Salt management strategy defines the stem and leaf hydraulic characteristics of six mangrove tree species

Guo Feng Jiang, Uromi Manage Goodale, Yan Yan Liu, Guang You Hao, Kun Fang Cao*

*Corresponding author for this work

Research output: Contribution to journalArticlepeer-review

30 Citations (Scopus)


Mangroves in hypersaline coastal habitats are under constant high xylem tension and face great risk of hydraulic dysfunction. To investigate the relationships between functional traits and salt management, we measured 20 hydraulic and photosynthetic traits in four salt-Adapted (SA) and two non-SA (NSA) mangrove tree species in south China. The SA species included two salt secretors (SSs), Avicennia marina (Forsskal) Vierhapper and Aegiceras corniculatum (L.) Blanco and two salt excluders (SEs), Bruguiera gymnorrhiza (L.) Savigny and Kandelia obovata (L.) Sheue et al. The two NSA species were Hibiscus tiliaceus (L.) and Pongamia pinnata (L.) Merr. Extremely high xylem cavitation resistance, indicated by water potential at 50% loss of xylem conductivity (Ψ50; -7.85 MPa), was found in SEs. Lower cavitation resistance was observed in SSs, and may result from incomplete salt removal that reduces the magnitude of xylem tension required to maintain water uptake from the soil. Surprisingly, the NSA species, P. pinnata, had very low Ψ50 (-5.44 MPa). Compared with NSAs, SAs had lower photosynthesis, vessel density, hydraulic conductivity and vessel diameter, but higher sapwood density. Eight traits were strongly associated with species' salt management strategies, with predawn water potential (ΨPD) and mean vessel diameter accounting for 95% flow (D95) having the most significant association; D95 separated SAs from NSAs and SEs had the lowest ΨPD. There was significant coupling between hydraulic traits and carbon assimilation traits. Instead of hydraulic safety being compromised by xylem efficiency, mangrove species with higher safety had higher efficiency and greater sapwood density (ΡSapwood), but there was no relationship between ΡSapwood and efficiency. Principal component analysis differentiated the species of the three salt management strategies by loading D, D95 and vessel density on the first axis and loading ΨPD, Ψ50 and water potential at 12% loss of xylem conductivity (Ψ12), ΡSapwood and quantum yield on the second axis. Our results provide the first comparative characterization of hydraulic and photosynthetic traits among mangroves with different salt management strategies.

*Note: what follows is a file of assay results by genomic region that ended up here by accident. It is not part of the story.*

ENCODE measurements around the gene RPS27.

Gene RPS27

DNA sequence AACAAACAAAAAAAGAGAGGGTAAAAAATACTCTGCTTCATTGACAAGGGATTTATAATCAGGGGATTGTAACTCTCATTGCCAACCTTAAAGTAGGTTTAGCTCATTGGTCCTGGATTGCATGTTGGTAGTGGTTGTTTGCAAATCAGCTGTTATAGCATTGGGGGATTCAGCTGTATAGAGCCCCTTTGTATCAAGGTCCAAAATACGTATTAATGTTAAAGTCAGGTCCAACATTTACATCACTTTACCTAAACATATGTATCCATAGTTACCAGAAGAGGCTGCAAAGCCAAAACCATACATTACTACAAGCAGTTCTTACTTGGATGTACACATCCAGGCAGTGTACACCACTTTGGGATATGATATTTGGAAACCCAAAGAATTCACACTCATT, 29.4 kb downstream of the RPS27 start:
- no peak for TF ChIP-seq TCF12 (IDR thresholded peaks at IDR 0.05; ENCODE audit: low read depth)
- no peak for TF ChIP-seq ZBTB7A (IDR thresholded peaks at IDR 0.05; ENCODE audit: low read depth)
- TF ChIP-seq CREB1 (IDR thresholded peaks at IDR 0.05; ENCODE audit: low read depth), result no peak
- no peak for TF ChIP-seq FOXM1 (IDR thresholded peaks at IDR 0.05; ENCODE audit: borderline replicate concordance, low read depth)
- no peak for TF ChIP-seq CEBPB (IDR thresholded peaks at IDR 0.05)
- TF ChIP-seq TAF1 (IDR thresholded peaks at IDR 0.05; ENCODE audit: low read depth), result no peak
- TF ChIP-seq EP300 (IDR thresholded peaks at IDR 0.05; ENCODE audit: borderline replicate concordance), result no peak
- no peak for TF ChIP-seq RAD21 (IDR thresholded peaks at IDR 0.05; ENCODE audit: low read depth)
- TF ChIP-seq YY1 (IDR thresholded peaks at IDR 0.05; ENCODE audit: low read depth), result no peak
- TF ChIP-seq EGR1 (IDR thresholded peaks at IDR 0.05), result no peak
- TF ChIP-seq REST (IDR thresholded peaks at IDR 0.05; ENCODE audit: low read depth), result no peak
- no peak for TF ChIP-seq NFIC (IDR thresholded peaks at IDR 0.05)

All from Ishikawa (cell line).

Original languageEnglish
Pages (from-to)389-401
Number of pages13
JournalTree Physiology
Issue number3
Publication statusPublished - 1 Mar 2017
Externally publishedYes


  • Cavitation resistance
  • Hydraulic efficiency
  • Hydraulic safety
  • Salt adaptation
  • Salt exclusion
  • Salt secretion.


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